As a young boy, about age 10, I made the mistake of using some language gleaned from the playground — and uttering it near my father. “Holy cow!” I exclaimed, for whatever reason. To my surprise, he instantly admonished me: “Cows are not ‘holy,’” he said, “and you will not use that word in that way.”

It was doubly surprising, in retrospect, because our little Bible chapel — I was raised in a fundamentalist Protestant home — rarely discussed holiness. When we did, it was usually in the sense of moral goodness. But there was something about my father’s brief admonishment that stuck with me, precisely because it hinted at the mystery and paradox of holiness.

Entire books could be written about holiness. Many have been written, even in very recent years. My modest observation here is that holiness is both quite simple and infinitely mysterious. In this way, it reflects something essential about God, who is both perfect simplicity and boundless mystery. And both are impossible for us to fully comprehend. As St. Augustine observed: “If you understood him, it would not be God.”

So, can we fully understand and comprehend holiness? No, not fully, as the Catechism of the Catholic Church indicates in the one section that directly addresses holiness:

The holiness of God is the inaccessible center of his eternal mystery. What is revealed of it in creation and history, Scripture calls “glory,” the radiance of his majesty. In making man in his image and likeness, God “crowned him with glory and honor,” but by sinning, man fell “short of the glory of God.” From that time on, God was to manifest his holiness by revealing and giving his name, in order to restore man to the image of his Creator (Catechism, No. 2809).

And yet, we are called to be holy. This call to holiness is, of course, not a suggestion or a side note. However, oddly enough, the book of Genesis had just one reference to holiness — and it appears in the account of Creation, prior to the fall: “So God blessed the seventh day and hallowed it, because on it God rested from all his work which he had done in creation” (Gn 2:3).

As Scott Hahn notes in “Holy Is His Name” (Emmaus Road, $24.95), “The seventh day, the Sabbath, would be considered holy, because it is specially inhabited by God.” And this, in turn, is intimately connected to the reality of covenant, for the Hebrew word sheva (“seven”) “also serves as the word for oath” — and sacred oaths are at the heart of covenantal relationships.

As Hahn shows in detail, the next four books of the Pentateuch are bursting with references to holiness and covenants. And as the Evangelical authors (Matt Ayars, Christopher T. Bounds, and Caleb T. Friedman) of “Holiness: A Biblical, Historical, and Systematic Theology” (InterVarsity Press, $45) observe, the “Pentateuch first understands holiness as ‘otherness.’ … As the Pentateuch sees it, holy is synonymous with the restoration of the image of God via covenant faithfulness. … when God’s people are faithful to the covenant (i.e. holy), they resemble him; they are bearers of the divine image.”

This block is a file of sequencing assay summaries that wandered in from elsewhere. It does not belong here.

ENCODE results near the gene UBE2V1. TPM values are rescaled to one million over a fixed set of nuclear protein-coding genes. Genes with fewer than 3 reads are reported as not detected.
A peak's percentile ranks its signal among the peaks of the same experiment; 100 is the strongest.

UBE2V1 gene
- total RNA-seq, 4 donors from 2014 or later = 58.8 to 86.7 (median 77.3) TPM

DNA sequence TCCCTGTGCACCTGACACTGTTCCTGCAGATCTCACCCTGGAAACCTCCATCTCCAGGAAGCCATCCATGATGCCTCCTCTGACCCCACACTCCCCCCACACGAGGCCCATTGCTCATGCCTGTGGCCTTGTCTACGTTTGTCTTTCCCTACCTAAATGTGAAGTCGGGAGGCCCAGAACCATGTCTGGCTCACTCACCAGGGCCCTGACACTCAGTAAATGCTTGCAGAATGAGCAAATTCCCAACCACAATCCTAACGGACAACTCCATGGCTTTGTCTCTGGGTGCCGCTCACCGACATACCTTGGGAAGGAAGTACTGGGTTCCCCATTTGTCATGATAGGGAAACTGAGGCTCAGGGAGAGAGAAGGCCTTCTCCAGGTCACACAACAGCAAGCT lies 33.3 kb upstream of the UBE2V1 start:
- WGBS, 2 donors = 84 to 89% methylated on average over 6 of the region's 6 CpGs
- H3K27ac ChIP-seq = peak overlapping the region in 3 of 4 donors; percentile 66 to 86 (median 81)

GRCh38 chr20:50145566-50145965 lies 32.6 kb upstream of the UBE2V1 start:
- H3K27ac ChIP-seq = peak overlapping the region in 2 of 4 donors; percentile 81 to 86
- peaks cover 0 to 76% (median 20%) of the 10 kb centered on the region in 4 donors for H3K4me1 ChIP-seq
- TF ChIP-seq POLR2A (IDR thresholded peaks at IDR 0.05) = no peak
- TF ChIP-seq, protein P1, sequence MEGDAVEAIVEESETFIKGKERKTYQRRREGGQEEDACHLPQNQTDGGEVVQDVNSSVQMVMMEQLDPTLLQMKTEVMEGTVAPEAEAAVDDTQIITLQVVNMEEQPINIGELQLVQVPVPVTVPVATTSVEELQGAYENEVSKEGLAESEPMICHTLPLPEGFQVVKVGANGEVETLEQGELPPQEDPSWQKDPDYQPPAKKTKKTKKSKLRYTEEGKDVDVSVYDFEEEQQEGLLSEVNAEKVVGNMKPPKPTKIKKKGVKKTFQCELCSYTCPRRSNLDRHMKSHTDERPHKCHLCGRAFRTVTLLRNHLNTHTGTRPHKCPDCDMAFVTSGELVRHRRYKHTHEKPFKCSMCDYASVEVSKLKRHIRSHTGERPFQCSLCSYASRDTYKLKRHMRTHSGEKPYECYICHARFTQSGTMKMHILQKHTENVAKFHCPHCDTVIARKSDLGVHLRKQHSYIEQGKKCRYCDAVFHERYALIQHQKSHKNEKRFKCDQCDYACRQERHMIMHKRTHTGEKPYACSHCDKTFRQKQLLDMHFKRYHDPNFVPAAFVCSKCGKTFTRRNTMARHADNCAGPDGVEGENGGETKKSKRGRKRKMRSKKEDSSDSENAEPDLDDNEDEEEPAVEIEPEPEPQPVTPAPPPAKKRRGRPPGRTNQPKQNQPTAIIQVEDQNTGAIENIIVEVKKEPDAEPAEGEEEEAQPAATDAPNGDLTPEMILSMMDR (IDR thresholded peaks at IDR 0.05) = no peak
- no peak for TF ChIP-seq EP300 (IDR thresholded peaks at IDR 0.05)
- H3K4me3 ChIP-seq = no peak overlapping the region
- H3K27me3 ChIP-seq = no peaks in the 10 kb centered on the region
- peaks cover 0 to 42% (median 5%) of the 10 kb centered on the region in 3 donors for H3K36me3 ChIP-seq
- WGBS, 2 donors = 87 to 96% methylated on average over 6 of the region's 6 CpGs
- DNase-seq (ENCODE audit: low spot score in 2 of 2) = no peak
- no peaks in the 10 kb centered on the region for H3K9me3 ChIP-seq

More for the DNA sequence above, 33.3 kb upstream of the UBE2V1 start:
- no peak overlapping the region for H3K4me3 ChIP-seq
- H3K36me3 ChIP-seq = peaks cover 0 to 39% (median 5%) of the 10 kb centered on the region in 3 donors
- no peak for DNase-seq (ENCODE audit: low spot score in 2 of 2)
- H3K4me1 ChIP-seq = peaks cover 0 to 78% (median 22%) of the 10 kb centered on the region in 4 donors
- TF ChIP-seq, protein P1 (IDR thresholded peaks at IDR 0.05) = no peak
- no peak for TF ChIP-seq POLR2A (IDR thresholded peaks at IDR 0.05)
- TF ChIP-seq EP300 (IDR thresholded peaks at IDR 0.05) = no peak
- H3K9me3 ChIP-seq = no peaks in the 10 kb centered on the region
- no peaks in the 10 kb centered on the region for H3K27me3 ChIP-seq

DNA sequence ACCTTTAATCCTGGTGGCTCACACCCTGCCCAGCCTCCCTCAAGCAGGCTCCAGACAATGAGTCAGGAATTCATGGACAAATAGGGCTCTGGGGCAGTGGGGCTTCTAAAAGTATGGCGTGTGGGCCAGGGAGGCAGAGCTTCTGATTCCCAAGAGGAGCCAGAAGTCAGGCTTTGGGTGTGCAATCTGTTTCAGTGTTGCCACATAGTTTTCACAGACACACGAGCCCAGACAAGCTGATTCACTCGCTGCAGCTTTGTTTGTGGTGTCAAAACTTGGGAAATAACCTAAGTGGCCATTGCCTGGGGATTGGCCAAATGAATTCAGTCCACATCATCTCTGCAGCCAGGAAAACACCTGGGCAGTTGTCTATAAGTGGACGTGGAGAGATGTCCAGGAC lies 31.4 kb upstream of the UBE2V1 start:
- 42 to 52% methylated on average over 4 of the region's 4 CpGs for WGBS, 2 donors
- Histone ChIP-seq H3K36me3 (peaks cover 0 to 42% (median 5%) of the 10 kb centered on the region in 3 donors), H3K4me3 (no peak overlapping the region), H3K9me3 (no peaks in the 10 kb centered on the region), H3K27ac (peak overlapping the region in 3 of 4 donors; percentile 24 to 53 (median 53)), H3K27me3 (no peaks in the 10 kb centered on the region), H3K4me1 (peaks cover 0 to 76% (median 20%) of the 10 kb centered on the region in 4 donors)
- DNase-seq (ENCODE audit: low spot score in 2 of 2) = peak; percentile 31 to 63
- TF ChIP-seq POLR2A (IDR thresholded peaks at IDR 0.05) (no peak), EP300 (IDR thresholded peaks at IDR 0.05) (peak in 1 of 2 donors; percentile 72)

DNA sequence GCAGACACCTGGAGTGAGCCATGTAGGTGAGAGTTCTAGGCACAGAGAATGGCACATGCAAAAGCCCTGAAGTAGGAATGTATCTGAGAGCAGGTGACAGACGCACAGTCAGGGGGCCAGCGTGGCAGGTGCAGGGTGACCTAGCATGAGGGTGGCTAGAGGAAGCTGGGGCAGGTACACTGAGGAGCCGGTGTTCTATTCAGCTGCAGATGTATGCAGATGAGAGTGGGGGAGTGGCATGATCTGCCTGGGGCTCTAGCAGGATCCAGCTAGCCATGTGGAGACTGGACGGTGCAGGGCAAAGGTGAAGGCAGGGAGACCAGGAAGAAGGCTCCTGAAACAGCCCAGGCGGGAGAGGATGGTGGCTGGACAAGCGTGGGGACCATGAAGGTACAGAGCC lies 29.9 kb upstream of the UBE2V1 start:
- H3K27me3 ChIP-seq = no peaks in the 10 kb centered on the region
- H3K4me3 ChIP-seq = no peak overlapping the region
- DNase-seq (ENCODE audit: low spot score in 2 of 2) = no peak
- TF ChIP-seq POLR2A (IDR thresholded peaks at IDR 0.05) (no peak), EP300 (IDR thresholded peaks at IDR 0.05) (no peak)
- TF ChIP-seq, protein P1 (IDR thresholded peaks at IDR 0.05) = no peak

A powerful example of all this is found in Leviticus 11 where, amid detailed laws about a host of ordinary and sacred acts, God says to Moses: “For I am the Lord your God; consecrate yourselves therefore, and be holy, for I am holy” (Lv 11:44). The Israelites were to be distinct, separate, and “other” in relation to the pagan nations around them.


Human nature being what it is, the rest of the Old Testament has numerous descriptions of the people falling into idolatry and failing in the call to holiness, along with exhortations to renew their covenantal vows, return to the Law, and worship God alone. “Do not turn to idols,” the people are told, “or make for yourselves molten gods: I am the Lord your God” (Lv 19:4). Alas, idolatry was often more common than not. Later on, the prophet Jonah, reflecting in the darkness of a great fish’s belly, reflected: “Those who pay regard to vain idols forsake their true loyalty” (Jon 2:8).

And those who forsake their loyalty to God will lose their bearings. Whereas holiness leads to wholeness, idolatry leads to chaos. “Idolatry, then, is always polytheism,” wrote Pope Francis in Lumen Fidei (2013), “an aimless passing from one lord to another. Idolatry does not offer a journey but rather a plethora of paths leading nowhere and forming a vast labyrinth.” The only way out of the labyrinth is life in Christ, to partake in the divine nature gifted by the Triune God (cf 2 Pt 1:4).

Through baptism, our entrance into the new covenant, we share in the holiness of the holy Son of God Jesus Christ (cf. Lk 1:35). But, again, this is not a matter of just being morally good, for to be holy is to belong to God and God alone, to be oriented completely to the “inaccessible center of his eternal mystery.” Bought with a price — Christ’s saving death and Resurrection — we glorify God in our body, living the mystery of eternal holiness here in time and space (cf. 1 Cor 6:20).

My father’s chastising remark to me about the word “holy” came to mind recently while at Divine Liturgy. Near the end of the Byzantine service, having received the Sacrament of the Sacraments, the Eucharist, we sang these words:

May our lips be filled with Your praise, O Lord,
so that we may sing of Your glory, for You
have deemed us worthy to partake of Your
holy, divine, immortal and life-creating Mysteries.
Keep us in Your holiness, so that
all the day long we may live according to Your
truth. Alleluia! Alleluia! Alleluia!

Keep us your holiness. Not just so we can “be good,” but because God alone is Good — and we belong to him. Which, paradoxically, means we are truly holy. Alleluia, indeed!